The Legality of President Obama’s “Red Line” on Syrian Chemical Weapons
New evidence that Syria has used chemical weapons against insurgents have spurred new calls here in the U.S. for military action in Syria. Here is the LA Times (hardly an interventionist paper):
An American or multilateral response should of course be proportional to the offense. That means considering whether chemical weapons were used against civilians or militants, and whether a “whole bunch” were used, as Obama put it, or much less. But there’s no doubt that an operation to secure or destroy the regime’s chemical weapons would be consistent with this country’s stated commitment (one that all too often has not been honored) to protect civilians from the worst ravages of war.
The editorial was plainly drafted carefully with some knowledge of the legal issues that would apply to such an operation. First of all, there is that pesky U.S. Constitution, Article I, Section 8 which many folks think grants the the U.S. Congress the exclusive power to authorize U.S. military force. I don’t think the editorial envisions President Obama seeking congressional authorization, so it is probably assuming he would act under his inherent Commander-in-Chief powers. (When George W. Bush was president, newspapers like the LA Times used to worry about the unilateral exercise of this type of power, but these days, not so much.)
Second, there is the international law governing the use of force. I raised this question back in December, when President Obama drew his red line, suggesting that the self-defense justification under the U.N. Charter can’t work here. This post drew two very good responses from experts in the field, one from Daniel Bethlehem (formerly the chief legal advisor to the UK’s Foreign Office) and the other from Ashley Deeks (former legal advisor to the U.S. State Department, now UVA Law Prof).
My earlier post offered a simple no-frills reading of the U.N. Charter, building on the simple no-frills reading of the U.N. Charter critics of the Iraq War were fond of making in the Bush years. This was a useful strawman, since I pointed out it would lead to a “silly result.” Still, I am not totally sold on the more sophisticated rationales offered by Daniel and Ashley. As far as I know, Syria has not threatened (at least recently) to attack its neighbors. I don’t count its skirmishes with Turkey, which seem in any event to have settled down. It has certainly not threatened use of chemical weapons against Turkey, Israel, or anyone other than the Syrian rebels. I am just not buying self-defense here, unless we really are back in 2002 and President Bush’s doctrine of preemptive self-defense for WMDs has achieved international consensus.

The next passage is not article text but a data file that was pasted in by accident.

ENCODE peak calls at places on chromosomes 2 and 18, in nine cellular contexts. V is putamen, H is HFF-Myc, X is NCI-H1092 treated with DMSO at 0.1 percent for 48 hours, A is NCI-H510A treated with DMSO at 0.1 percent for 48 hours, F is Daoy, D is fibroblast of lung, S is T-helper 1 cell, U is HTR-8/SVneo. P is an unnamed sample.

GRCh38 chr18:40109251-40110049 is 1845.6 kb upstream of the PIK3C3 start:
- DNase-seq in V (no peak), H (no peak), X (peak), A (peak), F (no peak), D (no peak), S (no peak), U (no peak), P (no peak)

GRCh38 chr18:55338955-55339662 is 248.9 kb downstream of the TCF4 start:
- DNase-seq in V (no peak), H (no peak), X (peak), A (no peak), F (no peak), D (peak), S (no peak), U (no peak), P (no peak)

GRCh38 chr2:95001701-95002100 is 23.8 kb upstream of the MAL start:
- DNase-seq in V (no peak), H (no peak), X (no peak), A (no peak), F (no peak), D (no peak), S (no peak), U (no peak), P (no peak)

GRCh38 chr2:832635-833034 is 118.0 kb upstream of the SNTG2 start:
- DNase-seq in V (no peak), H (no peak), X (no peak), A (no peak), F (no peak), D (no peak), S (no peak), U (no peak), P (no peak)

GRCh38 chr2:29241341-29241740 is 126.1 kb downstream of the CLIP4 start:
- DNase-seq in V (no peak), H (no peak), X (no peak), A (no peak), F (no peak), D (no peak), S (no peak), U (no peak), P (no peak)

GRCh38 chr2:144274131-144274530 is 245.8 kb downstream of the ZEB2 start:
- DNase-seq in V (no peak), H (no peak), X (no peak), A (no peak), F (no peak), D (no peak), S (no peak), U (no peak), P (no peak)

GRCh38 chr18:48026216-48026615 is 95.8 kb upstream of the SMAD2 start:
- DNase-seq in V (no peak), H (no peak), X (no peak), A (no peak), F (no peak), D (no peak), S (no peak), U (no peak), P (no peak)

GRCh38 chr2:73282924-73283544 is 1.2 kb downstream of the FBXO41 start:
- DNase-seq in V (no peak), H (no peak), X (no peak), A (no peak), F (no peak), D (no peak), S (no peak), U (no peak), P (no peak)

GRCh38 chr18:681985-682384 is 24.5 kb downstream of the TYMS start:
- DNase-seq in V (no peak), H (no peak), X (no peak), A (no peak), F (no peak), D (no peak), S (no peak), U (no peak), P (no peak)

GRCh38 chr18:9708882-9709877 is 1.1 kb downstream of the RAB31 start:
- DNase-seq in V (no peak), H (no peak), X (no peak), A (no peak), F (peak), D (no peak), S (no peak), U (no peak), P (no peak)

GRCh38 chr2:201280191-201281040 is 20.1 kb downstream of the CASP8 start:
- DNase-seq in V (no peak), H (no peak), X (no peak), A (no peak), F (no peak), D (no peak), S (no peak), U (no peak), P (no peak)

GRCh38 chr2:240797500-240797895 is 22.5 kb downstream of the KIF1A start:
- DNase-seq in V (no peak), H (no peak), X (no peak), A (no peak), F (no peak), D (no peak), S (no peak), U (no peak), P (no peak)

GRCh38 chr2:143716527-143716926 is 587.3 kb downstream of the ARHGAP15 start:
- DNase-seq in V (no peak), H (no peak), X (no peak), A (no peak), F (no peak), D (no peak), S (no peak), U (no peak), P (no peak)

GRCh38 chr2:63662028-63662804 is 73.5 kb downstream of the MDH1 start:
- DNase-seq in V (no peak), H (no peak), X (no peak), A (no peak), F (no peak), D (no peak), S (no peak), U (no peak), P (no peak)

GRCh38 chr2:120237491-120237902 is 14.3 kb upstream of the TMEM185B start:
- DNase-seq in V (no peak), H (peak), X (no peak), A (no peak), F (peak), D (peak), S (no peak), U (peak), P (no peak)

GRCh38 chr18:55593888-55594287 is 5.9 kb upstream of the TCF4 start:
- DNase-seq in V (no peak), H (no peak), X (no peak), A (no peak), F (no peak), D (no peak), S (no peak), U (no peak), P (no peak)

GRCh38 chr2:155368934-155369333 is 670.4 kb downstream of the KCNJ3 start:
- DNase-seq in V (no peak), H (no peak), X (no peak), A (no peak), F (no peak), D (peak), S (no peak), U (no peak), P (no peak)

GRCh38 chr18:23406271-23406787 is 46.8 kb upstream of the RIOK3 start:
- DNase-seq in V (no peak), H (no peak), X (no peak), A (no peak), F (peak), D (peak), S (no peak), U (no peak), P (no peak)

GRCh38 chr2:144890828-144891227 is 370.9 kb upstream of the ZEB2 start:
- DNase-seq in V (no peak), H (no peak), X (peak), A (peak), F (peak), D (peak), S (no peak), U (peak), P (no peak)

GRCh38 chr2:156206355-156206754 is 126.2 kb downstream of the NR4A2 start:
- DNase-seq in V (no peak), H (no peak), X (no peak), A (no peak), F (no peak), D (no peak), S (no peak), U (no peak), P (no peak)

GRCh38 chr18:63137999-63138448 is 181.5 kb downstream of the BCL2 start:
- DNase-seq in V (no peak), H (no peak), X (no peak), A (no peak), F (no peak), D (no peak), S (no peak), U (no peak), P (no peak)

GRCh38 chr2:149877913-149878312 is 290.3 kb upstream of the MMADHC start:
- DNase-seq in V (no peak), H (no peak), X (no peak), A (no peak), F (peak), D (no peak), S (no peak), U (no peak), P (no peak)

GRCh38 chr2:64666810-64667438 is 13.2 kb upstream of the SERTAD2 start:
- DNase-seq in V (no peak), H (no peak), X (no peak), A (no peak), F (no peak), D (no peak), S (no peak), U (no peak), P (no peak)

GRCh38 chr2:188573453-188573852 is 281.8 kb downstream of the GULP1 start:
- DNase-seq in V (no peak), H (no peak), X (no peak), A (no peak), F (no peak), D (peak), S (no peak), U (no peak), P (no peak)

What is it about chemical weapons that changes the legal calculus? Sure, I realize the use of chemical weapons here is a plain and blatant violation of the law of armed conflict, and really horrible in every way possible. But as horrible as it is, I wonder why chemical weapons would be the trigger since the casualties from the non-chemical weapons in Syria has been much worse. And what is it about chemical weapons that would per se justify humanitarian intervention, while the mass bombings or killings of thousands of civilians would not?
I am guessing the answer here is going to come from a different path that has nothing (formally) to do with chemical weapons. Since the U.S. has recognized the Syrian opposition as the legitimate government of Syria, I suppose consent for an intervention can be had without too much trouble. But, this opposition doesn’t exactly have widespread recognition, and doesn’t really control most of the country. Still, it probably is the least difficult legal path.
When President Obama said using chemical weapons would “cross a red line,” he must have had something in mind, unless it was a total bluff. A unilateral U.S attack is very possible, and may even be desirable. But legality is going to have to be finessed in ways that critics of the Iraq War should not be happy with.